Michael Hu, 21, Class of 2021
Hu earned a bachelor’s degree in computer science and two undergraduate certificates: one in robotics and intelligence systems and one from the Center for Statistics and Machine Learning (CSML).
Both his junior and senior independent projects involved machine learning, Hu said. In his junior project, which fulfilled the requirement of the CSML certificate, Hu programmed reinforcement agents to understand natural language constraints, such as “Don’t step in puddles.” He also developed HazardWorld, a new open-source reinforcement learning environment, to test agent performance. This work resulted in a 2020 research paper, Safe Reinforcement Learning with Natural Language Constraints, which was submitted to the 2021 International Conference on Learning Representations. Hu was listed as second author in the paper.
His senior project, which dealt with machine learning and communications, had two components. The first part was probing the framework where a machine learning agent “teaches” another machine learning agent via a piece of text. The second part was using machine learning algorithms to understand human intelligence, specifically how humans process word analogies.
In both his independent work and his development as a software engineer, the CSML certificate has been particularly helpful, said Hu. It not only enabled him to connect to a community of like-minded scholars, but it also gave him opportunities to explore machine learning more deeply.
“When it comes to machine learning, there are profound connections to life,” said Hu. “If you look at my junior work and senior thesis, a lot of it has been driven by the symbiosis between humans and designed intelligence. I wanted to understand how we talk to each other and learn from each other and transfer that process to machines. I'm interested in machine learning because I think there's a connection to human cognition, and I think that connection is something that's a lot of fun to explore.”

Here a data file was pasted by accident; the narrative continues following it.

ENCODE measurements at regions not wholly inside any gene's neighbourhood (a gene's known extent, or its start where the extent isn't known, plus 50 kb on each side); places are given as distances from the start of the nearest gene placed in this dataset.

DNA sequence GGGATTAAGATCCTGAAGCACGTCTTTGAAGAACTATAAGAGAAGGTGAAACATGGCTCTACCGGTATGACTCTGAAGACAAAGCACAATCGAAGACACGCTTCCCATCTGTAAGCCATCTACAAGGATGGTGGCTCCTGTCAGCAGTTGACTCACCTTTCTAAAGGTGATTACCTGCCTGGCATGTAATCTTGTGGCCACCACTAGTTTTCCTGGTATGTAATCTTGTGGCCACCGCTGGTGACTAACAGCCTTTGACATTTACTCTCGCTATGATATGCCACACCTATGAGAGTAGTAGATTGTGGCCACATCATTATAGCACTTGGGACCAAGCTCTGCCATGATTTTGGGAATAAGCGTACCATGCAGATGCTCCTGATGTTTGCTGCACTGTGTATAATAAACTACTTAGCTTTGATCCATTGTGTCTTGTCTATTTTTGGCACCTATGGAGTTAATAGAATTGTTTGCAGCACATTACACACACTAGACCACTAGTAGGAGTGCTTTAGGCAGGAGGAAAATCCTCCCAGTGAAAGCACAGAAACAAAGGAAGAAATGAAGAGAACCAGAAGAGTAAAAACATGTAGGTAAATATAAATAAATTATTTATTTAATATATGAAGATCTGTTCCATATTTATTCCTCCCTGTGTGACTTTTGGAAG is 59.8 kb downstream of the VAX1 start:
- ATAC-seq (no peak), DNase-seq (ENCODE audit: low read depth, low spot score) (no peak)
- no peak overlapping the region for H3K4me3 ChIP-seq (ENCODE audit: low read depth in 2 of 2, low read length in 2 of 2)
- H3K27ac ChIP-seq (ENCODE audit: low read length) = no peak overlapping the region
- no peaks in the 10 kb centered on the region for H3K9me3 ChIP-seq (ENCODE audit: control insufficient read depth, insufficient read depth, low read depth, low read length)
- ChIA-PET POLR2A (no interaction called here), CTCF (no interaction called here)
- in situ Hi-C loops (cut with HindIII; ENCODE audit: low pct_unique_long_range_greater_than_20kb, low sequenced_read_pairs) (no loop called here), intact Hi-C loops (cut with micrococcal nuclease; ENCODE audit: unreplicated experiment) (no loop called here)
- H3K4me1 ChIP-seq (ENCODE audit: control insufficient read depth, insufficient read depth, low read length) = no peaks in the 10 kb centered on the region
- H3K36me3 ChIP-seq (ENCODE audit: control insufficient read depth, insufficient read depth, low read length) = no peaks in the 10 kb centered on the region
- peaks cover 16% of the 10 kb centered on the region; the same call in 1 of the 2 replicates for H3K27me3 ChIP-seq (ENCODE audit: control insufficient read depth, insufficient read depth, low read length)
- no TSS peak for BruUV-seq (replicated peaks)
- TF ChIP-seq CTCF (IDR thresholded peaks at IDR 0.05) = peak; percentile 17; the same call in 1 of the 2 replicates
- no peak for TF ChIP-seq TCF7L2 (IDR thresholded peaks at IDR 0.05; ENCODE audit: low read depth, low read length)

Hu also credited CSML’s summer internship program, which funded his work in 2020 that dealt with reinforcement learning with constraints.
After he graduated, Hu became a software engineer intern at Roblox this past summer. In August, he assumed the position of software engineer at Yobi, a new tech start-up. One of the founders is Tom Griffiths, the Henry R. Luce Professor of Information Technology, Consciousness, and Culture of Psychology and Computer Science. Yobi’s mission is to understand and predict human behavior via datasets and provide these tools to smaller companies that don’t have the resources of Facebook or Google.
Hu said he plans on working in industry for several years and then eventually getting his doctoral degree so he can dive deeper into machine learning, deep learning and artificial intelligence.
Hu was a member of the Princeton Tower Club, an eating club, and Sympoh Urban Dance Crew.
Hu enjoys doing yoga, running and hanging out with his friends.